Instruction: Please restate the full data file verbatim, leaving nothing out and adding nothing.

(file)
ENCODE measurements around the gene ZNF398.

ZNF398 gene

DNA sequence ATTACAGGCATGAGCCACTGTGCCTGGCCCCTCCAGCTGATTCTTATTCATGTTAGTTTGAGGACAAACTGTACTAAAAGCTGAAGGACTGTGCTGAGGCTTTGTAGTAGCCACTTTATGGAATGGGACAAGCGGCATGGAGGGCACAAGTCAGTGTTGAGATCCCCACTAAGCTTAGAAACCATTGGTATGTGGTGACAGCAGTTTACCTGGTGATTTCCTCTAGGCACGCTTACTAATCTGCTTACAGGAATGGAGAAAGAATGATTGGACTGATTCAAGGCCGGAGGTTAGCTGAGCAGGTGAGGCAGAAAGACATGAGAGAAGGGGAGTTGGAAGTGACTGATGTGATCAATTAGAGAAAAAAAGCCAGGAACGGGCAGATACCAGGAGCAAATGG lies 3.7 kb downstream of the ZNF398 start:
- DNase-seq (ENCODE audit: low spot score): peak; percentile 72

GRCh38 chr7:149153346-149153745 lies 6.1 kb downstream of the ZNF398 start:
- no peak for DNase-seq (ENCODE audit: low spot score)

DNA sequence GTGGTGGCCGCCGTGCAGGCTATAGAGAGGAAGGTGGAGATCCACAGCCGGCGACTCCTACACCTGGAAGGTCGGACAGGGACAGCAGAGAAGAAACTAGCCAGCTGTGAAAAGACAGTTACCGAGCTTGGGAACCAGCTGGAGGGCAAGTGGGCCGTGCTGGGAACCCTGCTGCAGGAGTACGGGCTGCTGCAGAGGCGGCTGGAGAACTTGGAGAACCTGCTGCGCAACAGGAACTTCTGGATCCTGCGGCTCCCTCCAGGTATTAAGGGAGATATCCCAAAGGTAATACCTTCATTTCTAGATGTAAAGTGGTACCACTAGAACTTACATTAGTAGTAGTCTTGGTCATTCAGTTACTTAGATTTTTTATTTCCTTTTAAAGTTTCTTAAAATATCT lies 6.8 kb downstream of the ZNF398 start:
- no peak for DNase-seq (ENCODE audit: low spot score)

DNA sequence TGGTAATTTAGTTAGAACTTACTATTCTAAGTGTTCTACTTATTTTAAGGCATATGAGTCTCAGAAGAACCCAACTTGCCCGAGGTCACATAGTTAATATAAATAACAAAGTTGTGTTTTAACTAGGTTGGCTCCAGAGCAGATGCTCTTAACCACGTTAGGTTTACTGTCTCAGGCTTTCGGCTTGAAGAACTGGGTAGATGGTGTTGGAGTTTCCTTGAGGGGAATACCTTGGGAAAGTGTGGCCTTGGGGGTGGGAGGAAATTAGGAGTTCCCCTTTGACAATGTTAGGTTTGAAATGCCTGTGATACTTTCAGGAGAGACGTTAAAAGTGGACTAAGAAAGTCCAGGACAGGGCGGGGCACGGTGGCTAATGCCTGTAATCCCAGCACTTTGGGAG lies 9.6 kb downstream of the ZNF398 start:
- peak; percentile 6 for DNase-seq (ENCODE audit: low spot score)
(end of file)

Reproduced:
ENCODE measurements around the gene ZNF398.

ZNF398 gene

DNA sequence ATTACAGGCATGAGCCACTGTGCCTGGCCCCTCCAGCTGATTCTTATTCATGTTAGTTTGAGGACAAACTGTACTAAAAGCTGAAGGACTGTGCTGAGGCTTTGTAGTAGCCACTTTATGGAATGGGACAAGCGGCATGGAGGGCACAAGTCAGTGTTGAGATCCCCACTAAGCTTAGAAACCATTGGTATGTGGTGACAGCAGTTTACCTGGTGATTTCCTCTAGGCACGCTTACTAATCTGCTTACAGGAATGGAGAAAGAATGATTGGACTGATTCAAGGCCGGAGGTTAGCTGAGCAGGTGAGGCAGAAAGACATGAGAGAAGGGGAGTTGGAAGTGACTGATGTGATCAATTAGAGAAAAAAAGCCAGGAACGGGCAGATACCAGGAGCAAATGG lies 3.7 kb downstream of the ZNF398 start:
- DNase-seq (ENCODE audit: low spot score): peak; percentile 72

GRCh38 chr7:149153346-149153745 lies 6.1 kb downstream of the ZNF398 start:
- no peak for DNase-seq (ENCODE audit: low spot score)

DNA sequence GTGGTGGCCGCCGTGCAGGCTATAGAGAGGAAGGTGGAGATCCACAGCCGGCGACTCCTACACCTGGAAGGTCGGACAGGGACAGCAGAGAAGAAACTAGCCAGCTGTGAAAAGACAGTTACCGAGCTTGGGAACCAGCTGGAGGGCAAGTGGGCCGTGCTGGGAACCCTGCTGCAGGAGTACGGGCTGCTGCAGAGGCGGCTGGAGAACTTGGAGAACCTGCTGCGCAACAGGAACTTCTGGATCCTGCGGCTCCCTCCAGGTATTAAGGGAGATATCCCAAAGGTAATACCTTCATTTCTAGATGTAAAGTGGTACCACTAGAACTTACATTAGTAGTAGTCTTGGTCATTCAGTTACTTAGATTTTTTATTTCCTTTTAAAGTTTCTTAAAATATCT lies 6.8 kb downstream of the ZNF398 start:
- no peak for DNase-seq (ENCODE audit: low spot score)

DNA sequence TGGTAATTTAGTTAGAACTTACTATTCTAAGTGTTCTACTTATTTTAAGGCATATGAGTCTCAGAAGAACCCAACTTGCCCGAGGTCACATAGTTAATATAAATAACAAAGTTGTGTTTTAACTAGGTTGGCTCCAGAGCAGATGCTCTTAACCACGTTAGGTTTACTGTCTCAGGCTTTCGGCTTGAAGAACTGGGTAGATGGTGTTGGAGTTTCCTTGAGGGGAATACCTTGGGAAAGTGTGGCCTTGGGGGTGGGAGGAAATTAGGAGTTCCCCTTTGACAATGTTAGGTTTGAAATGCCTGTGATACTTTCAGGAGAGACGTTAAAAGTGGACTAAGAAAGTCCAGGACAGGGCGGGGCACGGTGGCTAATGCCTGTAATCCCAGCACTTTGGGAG lies 9.6 kb downstream of the ZNF398 start:
- peak; percentile 6 for DNase-seq (ENCODE audit: low spot score)